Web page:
Vows of Revenge(9)

By: Dani Collins

A short while later, having met up with Ingrid and Huxley en route, Melodie barely kept herself from dancing in place as Roman opened his door to them.

“I’m so sorry,” Ingrid moaned as they entered. “I slipped in the tub the other night and didn’t think it was that bad, but by the time we were on our way here yesterday, it was like this.” She motioned a ballooned wrist.

“She wanted to wait until we’d finished here before going to the clinic, but she was fighting tears in the car,” Huxley said. “I couldn’t let it go untreated.”

“Of course not,” Roman murmured smoothly. “I’m glad it’s just a sprain, and won’t impact your typing and filing once your vacation is finished.”

Ingrid giggled. “He’s being funny,” she said to Melodie over her shoulder. “The office is paperless and we do almost everything talk to text.”

Melodie smiled, wishing that Ingrid and Huxley weren’t pressed to each other like a pair of bubbles that were about to become one. She really needed them to diffuse all this aggressive male energy coming her way. It was as if Roman had developed a ten-fold power of masculinity overnight and it was now all beamed directly at her.

“Excellent photos, by the way. You have a hidden talent,” Ingrid said to her boss, thankfully drawing his attention for a brief moment.

He only said, “The camera loves her,” then trained his intent gaze back onto Melodie as though searching for something.

Huxley wanted to know what they were talking about and Melodie immediately regretted showing the photos to Ingrid. She’d been trying to explain the potential for wedding photos, but now had to brush aside Ingrid’s gushing with a brisk “I was hamming.”

The final shot, where she’d been looking back at Roman, was the most disturbing. Her slender figure against the ivory backdrop of the mansion’s west wing had projected elegant femininity while her expression had been one of sensual invitation. She hadn’t meant to be so...revealing.

Embarrassment struck once again as yesterday’s unfounded yearnings welled anew. This was why she hated having her picture taken. Too much of herself became visible.

“Why don’t we go outside and you can take a few photos yourself?” she suggested, trying to distract everyone.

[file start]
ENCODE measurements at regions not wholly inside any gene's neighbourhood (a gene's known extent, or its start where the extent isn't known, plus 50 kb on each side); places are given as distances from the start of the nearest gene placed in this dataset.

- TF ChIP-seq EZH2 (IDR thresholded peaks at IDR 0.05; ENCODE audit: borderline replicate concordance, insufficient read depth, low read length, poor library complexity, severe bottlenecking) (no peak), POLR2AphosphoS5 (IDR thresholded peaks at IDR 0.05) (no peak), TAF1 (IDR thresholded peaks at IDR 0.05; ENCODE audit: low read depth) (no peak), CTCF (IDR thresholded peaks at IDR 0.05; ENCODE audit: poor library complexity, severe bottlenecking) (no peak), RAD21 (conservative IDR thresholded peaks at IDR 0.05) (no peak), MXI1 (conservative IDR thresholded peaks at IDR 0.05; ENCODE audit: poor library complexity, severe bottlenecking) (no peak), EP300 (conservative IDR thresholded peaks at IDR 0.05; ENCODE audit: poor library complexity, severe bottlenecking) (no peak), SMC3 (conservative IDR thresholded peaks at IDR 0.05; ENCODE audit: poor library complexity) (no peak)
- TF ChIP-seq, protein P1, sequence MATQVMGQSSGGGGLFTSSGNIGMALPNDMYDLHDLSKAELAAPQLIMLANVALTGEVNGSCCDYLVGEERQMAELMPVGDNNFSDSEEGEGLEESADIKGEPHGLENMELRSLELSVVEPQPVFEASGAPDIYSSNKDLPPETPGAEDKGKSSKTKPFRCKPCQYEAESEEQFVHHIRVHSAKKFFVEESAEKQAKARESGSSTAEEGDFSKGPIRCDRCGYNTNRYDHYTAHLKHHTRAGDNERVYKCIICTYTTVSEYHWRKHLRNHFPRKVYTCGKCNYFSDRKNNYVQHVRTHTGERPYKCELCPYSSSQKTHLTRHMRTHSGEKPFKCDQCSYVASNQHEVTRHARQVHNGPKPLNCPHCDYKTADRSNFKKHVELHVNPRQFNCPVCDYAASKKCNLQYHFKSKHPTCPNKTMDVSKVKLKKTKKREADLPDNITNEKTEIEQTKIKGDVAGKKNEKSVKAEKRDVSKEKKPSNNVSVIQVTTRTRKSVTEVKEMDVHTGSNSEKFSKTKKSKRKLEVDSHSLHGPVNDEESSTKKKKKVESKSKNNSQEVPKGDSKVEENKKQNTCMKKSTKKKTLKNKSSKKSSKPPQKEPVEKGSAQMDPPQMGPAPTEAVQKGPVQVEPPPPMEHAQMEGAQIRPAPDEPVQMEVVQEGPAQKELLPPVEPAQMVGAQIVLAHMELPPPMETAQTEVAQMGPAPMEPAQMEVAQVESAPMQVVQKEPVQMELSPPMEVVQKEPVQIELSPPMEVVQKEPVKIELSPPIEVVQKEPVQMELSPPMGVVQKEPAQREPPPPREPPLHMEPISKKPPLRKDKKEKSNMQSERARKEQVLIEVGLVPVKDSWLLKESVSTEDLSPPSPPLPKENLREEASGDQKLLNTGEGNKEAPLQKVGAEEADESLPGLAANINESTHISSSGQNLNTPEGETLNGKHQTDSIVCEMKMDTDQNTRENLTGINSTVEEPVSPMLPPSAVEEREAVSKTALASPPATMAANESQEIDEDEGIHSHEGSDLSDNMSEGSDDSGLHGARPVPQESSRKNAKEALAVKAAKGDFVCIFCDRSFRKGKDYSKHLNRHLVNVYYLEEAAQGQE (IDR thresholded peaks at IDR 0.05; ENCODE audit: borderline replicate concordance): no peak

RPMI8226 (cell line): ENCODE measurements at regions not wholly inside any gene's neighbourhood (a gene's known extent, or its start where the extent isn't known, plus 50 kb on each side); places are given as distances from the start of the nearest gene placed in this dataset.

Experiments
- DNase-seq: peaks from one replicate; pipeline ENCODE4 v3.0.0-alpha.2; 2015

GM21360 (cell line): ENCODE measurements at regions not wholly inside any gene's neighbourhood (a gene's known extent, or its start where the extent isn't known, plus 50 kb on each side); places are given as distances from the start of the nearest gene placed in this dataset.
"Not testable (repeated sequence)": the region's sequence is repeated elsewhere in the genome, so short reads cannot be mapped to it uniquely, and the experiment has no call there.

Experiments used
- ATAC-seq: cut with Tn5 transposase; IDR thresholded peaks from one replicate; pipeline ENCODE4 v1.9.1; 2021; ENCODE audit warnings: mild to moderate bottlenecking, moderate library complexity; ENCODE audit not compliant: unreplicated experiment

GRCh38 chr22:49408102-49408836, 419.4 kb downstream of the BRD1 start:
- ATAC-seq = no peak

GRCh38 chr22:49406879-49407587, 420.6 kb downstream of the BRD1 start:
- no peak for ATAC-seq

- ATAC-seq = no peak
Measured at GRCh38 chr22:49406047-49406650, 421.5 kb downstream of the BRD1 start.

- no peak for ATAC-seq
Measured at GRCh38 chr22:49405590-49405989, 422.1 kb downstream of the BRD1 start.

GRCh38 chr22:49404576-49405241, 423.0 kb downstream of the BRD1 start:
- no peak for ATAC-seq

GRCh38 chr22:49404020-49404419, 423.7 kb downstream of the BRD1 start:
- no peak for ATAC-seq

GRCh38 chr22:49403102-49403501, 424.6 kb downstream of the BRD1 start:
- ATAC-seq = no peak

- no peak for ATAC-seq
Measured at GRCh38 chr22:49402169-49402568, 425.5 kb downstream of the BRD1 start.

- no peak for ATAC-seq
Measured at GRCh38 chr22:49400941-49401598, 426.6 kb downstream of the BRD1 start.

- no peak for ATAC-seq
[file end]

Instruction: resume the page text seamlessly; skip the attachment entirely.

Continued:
* * *

As they sat down by the poolside for a light lunch, Roman continued to study Melodie, biding his time, confident yet highly cautious. She was a surprisingly dangerous woman beneath that projected innocence.

He’d thought her pretty yesterday, which had apparently been enough to mesmerize him. Today, having seen the glimpse of unfettered beauty in her photos, he now caught flashes of stunning attractiveness in her as she smiled and exchanged banter with Ingrid and Huxley.

The truth was he was having trouble remembering why he shouldn’t be drawn to her. He told himself he was giving her enough rope to hang herself, but deep down he wondered if he was putting off the denouement of his plan so he could spend a few more minutes admiring her.

It was sick and wrong. She was his enemy. Yet he suddenly found himself ensnared in the meaningful look she was sending him. She practically spoke inside his head as she flicked a rueful glance toward the couple, who had had to take a break from eating to rub noses. See? It never stops.

It was an odd moment of being on exactly the same wavelength. An urge to chuckle over their private joke rose in him while the sparkle in her eye and the flash of her smile encouraged him.

What the hell? How could he be gripped by anything except the fact she was here to commit a crime against him?

“Now that you’ve seen the place, shall I tell my staff it’s set in stone?” he asked Ingrid, pulling them all back to the supposed business at hand. Trying to put his train of thought back on its rails.

“Please,” Ingrid said, offering him a look of earnest gratitude. “And I can’t thank you enough. I’m still reeling that you’ve been so kind as to offer this. It’s his fortress of solitude,” she added in a teasing aside to Melodie. “No one is ever invited here.”

Roman brushed off the remark with a dry smile, but felt the weight of Melodie’s curiosity. He ignored the prickle of male awareness that responded to the intrigue in her gaze, set his inner shields firmly into place and wrote off a trickle of anticipation as a premonition of threat that he would heed.

“We all need a retreat where we can work in peace,” he said, partly to tantalize her—your move, he was saying—but his house was more than a sanctuary. It was a statement that he had arrived, and hosting the wedding would publish that headline.

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